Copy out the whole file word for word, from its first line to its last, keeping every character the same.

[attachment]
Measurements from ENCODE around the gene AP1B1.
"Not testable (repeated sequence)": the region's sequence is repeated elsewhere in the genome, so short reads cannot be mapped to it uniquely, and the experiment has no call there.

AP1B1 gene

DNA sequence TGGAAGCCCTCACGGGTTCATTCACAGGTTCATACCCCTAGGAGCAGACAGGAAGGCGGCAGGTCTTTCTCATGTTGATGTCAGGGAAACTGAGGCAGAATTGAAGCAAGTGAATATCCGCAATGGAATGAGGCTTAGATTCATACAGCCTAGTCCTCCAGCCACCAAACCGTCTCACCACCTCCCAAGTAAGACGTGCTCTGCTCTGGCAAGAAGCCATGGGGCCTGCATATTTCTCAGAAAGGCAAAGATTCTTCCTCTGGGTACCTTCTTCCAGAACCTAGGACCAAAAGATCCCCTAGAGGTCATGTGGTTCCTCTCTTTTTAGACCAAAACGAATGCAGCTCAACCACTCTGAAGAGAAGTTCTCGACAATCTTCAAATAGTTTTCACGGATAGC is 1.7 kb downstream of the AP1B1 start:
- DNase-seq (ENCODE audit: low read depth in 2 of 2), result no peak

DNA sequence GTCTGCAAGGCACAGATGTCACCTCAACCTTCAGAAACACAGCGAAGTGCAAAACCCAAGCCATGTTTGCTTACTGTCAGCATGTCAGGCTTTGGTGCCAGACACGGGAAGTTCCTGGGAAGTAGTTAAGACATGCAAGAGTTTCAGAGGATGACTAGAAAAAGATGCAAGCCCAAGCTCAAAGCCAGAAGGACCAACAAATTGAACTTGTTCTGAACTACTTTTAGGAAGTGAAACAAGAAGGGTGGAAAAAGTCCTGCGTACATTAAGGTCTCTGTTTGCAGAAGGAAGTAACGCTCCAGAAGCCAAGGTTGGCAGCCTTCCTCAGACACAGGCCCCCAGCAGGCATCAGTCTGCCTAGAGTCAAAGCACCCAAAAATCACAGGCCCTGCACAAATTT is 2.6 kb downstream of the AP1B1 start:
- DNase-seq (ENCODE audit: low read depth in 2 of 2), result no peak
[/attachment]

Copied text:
Measurements from ENCODE around the gene AP1B1.
"Not testable (repeated sequence)": the region's sequence is repeated elsewhere in the genome, so short reads cannot be mapped to it uniquely, and the experiment has no call there.

AP1B1 gene

DNA sequence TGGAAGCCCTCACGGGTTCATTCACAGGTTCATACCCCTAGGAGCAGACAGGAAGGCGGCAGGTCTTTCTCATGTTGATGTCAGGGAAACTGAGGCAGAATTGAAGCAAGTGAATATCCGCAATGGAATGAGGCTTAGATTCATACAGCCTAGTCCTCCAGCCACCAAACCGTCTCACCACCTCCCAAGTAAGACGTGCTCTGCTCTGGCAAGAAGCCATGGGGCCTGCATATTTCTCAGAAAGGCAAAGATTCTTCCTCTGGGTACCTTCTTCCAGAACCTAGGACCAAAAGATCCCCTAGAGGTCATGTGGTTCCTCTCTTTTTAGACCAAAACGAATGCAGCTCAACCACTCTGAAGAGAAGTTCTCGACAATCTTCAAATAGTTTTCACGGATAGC is 1.7 kb downstream of the AP1B1 start:
- DNase-seq (ENCODE audit: low read depth in 2 of 2), result no peak

DNA sequence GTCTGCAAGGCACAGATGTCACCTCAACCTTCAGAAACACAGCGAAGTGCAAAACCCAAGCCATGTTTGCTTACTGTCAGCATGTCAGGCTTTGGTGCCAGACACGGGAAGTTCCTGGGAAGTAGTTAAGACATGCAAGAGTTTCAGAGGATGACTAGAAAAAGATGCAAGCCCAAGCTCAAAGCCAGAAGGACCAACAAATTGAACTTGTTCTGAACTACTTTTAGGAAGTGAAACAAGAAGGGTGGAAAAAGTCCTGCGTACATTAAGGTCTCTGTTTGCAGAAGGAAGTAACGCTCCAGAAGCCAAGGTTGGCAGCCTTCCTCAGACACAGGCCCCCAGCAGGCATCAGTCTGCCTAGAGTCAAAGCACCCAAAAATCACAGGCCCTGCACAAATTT is 2.6 kb downstream of the AP1B1 start:
- DNase-seq (ENCODE audit: low read depth in 2 of 2), result no peak